Naval Engineering on the West Coast
Across the west coast of the United States there are over a dozen shipyards and design consultancies specifically focused on Naval Architecture & Marine Engineering (NAME). But, in a strange twist of fate, no education programs to support the development of the industry.
This has left mechanical engineers, ship designers, sailors, environmental engineers and materials experts without the mechanism to develop their careers in an every expanding Industry.
On Wednesday, February 13, the University Of British Columbia (UBC), one of the world’s top 40 universities started the conversation to change that.
Just across the border in Vancouver, Canada, the university provides a number of Masters Programs focused on Naval Architecture and Marine Engineering. This includes the Master of Engineering Leadership, a professional masters combining the technical elements of ship design with the business and leadership skills, as well as the Master of Engineering, a comprehensive technical qualification.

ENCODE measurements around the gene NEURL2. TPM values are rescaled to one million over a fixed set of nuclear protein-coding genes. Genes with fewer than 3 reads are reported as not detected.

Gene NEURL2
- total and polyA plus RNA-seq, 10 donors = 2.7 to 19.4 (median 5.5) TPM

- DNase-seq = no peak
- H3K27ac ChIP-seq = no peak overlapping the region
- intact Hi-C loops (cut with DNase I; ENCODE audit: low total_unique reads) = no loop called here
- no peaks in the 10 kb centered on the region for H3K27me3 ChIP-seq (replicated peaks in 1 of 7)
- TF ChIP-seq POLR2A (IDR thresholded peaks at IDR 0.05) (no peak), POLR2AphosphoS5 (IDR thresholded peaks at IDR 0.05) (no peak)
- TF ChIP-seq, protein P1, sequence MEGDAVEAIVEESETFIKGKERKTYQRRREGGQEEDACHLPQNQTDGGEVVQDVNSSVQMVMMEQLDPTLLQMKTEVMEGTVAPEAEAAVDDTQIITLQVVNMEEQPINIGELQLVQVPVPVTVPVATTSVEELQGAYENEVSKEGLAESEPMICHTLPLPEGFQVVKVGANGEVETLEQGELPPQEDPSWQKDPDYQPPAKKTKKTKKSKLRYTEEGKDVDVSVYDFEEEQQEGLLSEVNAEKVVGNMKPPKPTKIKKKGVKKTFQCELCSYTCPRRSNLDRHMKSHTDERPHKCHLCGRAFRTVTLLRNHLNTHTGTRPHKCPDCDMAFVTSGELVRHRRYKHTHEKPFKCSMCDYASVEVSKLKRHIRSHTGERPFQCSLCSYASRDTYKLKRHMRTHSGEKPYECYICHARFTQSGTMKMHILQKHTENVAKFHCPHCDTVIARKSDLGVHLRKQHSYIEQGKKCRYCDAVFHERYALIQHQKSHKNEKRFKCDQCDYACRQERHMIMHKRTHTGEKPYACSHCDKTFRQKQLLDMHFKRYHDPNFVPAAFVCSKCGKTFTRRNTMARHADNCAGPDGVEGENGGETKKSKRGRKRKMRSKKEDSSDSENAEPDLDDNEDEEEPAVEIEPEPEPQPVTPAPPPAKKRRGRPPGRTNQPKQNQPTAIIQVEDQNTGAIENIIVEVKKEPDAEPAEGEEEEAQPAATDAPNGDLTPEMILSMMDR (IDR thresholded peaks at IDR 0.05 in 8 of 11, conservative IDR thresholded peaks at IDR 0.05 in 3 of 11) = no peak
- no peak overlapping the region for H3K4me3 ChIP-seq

These programs are one year in duration and are designed to transform engineers, from a variety of backgrounds into Naval Engineers and project leaders.
UBC held its first “Naval on the West Coast” dinner and discussion at the San Diego Yacht Club. The evening included presentations from John Rockway, and Dr David Michelson on the integration of Electrical Engineering into the industry as well as a presentation from Dr Chris McKesson, Co-Director of the MEL in NAME masters degrees on the availability of education on the West Coast.
Attendees included stakeholders from the aerospace, shipyard and marine industries, as well as company owners and directors specifically interested in developing and employing specialist engineers.
It was a great night and the first stage in providing quality education to US Engineers looking to move into the marine and naval industry.
Find out more on how the UBC Master of Engineering Leadership or UBC Master of Engineering could be the next step for your career and become part of the next naval engineering generation, charged with leading change within naval and shipping industry.